Thinking of becoming a pet-friendly assisted living facility?
Pet-friendly assisted living facilities are among the top options recommended for seniors, thanks to many positive benefits. The positive impact of pet therapy, community pets, and other animal programs in nursing homes includes improved physical, mental, and social health for the seniors. Here are steps your facility can take today to foster a great environment for all your elderly residents.
Animals offer many benefits to people of all ages, including improved mood and a greater sense of well-being. Many senior living facilities have realized that these positive effects are especially great for seniors and have started to include animal companionship as an amenity.
Pet-friendly assisted living has a few logistic challenges, of course. Depending on the health and care required by your residents, allowing full-time pets onsite may or may not be possible. Residents with allergies and other health challenges may not find furry companions the best fit (that said, there are plenty of pets without fur to consider as well). Plus, there are always concerns about noise, cleanup, and care of the animals, which can put an undue burden on already taxed staff.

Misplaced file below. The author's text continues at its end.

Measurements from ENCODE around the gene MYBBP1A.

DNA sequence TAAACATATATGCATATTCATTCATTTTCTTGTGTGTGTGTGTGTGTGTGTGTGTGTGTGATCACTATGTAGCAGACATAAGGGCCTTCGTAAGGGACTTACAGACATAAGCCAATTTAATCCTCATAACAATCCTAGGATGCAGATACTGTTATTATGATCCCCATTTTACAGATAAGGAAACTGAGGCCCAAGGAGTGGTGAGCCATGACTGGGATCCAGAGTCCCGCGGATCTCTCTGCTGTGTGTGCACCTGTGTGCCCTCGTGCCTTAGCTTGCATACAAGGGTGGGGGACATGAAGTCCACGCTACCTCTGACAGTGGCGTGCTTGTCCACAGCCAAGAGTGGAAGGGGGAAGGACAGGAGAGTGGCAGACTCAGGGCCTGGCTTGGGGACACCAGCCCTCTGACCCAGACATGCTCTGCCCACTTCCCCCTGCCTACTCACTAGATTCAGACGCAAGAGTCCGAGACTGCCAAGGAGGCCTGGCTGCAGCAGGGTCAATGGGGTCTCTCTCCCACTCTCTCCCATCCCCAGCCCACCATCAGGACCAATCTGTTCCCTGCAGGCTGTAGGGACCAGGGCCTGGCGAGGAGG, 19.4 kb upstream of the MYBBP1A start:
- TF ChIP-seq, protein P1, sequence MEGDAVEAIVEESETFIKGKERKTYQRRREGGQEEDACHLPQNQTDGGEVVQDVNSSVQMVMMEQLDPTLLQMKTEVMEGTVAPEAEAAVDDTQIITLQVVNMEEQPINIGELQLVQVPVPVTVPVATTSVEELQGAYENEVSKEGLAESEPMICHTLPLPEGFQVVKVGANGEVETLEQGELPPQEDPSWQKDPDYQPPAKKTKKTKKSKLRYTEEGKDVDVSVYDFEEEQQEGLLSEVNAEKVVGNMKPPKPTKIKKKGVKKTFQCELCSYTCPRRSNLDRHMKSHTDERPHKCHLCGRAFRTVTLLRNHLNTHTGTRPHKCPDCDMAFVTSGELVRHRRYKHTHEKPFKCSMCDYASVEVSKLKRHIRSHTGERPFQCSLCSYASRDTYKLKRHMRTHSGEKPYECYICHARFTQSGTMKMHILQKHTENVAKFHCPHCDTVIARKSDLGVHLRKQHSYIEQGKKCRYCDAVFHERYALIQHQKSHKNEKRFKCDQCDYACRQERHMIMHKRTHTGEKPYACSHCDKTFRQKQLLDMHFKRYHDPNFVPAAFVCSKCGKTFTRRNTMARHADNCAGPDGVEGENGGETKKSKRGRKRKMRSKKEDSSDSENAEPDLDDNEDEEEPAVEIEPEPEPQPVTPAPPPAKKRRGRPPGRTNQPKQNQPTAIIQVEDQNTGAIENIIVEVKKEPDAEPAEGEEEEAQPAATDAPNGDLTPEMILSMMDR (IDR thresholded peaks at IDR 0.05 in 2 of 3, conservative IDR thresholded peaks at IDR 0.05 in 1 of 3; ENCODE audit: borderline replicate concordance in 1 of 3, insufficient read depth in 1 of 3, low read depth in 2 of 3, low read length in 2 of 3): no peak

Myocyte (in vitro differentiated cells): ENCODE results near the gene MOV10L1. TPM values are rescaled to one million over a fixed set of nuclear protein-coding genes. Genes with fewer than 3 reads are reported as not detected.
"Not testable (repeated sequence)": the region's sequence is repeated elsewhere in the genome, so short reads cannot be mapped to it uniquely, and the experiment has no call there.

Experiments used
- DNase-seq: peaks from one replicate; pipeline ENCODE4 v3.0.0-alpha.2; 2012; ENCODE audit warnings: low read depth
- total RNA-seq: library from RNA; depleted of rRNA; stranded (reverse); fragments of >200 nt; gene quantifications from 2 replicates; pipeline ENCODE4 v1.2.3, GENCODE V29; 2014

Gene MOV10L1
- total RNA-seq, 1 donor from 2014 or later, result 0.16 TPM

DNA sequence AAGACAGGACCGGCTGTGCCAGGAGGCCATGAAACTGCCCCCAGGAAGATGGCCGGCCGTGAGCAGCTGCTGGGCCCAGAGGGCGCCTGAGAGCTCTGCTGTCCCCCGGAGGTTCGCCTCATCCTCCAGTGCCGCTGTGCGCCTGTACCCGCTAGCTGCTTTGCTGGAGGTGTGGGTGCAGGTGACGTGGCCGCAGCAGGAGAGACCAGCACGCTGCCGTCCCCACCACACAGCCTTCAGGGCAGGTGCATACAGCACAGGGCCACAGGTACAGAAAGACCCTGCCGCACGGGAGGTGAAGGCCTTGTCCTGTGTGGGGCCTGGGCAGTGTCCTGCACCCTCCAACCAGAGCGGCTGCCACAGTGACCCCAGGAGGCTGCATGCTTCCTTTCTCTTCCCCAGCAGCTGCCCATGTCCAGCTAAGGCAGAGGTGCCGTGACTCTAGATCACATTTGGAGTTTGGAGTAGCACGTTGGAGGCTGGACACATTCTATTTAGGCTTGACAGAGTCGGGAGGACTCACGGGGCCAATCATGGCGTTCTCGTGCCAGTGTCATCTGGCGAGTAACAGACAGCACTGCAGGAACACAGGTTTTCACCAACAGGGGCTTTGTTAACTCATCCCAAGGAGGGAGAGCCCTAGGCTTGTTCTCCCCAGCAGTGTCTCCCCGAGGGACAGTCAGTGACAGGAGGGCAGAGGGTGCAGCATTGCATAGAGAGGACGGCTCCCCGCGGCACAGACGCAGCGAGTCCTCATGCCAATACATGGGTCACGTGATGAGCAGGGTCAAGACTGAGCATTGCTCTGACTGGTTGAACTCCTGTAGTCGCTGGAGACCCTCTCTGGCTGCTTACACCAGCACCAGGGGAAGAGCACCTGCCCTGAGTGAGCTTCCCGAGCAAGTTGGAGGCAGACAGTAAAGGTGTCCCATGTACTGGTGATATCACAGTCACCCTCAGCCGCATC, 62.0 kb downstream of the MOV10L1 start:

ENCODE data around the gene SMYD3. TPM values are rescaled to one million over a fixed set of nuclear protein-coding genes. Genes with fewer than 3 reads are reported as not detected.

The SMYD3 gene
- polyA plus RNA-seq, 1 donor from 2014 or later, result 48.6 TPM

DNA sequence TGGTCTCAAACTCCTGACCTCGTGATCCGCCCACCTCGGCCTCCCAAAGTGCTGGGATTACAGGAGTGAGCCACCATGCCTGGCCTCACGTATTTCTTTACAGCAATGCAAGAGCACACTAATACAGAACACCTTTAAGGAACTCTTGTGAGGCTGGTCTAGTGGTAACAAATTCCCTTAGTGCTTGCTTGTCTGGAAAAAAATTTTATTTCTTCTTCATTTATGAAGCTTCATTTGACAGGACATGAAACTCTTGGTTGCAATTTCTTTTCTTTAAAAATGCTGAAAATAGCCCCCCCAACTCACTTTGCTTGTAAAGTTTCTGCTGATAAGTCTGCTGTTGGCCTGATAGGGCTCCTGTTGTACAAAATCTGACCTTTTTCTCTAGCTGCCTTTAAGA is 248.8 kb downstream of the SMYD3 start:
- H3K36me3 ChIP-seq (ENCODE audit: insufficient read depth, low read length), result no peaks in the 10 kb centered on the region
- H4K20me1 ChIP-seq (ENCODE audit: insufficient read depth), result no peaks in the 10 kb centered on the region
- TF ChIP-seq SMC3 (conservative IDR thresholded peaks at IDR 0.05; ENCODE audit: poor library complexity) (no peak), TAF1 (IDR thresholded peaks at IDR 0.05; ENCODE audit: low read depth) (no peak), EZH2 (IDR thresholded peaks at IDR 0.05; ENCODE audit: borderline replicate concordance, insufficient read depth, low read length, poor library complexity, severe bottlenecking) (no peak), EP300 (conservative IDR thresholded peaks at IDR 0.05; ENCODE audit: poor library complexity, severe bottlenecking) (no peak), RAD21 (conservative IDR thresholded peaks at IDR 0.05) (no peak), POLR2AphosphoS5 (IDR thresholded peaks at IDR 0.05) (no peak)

Fortunately, there are many pets, large and small, that can be a great fit for your residents. Whether it’s a personal pet, a community pet at the facility, or “visiting pet” through a pet therapy program, animals and seniors are a great pair.
To learn more about the benefits of pet-friendly assisted living facilities for elders, check out these six reasons why you should consider involving animals in your program.
6 Benefits of Pet-Friendly Assisted Living Facilities
1. Community Pets Offer Health Benefits
Before you “poo-poo” the idea of allowing some community pets or personal pets at your facility, it’s important to realize that becoming a pet-friendly assisted living facility doesn’t mean every single resident needs to own a pet. Some of the best retirement homes have community pets, shared by everyone. Birds, fish, and small mammals still offer some of the health benefits seen with cats and dogs. Spending time with pets has also shown to positively impact memory and cognitive abilities. Playing with animals triggers happy memories and non-verbal interaction between seniors and pets has a positive effect on those suffering from dementia.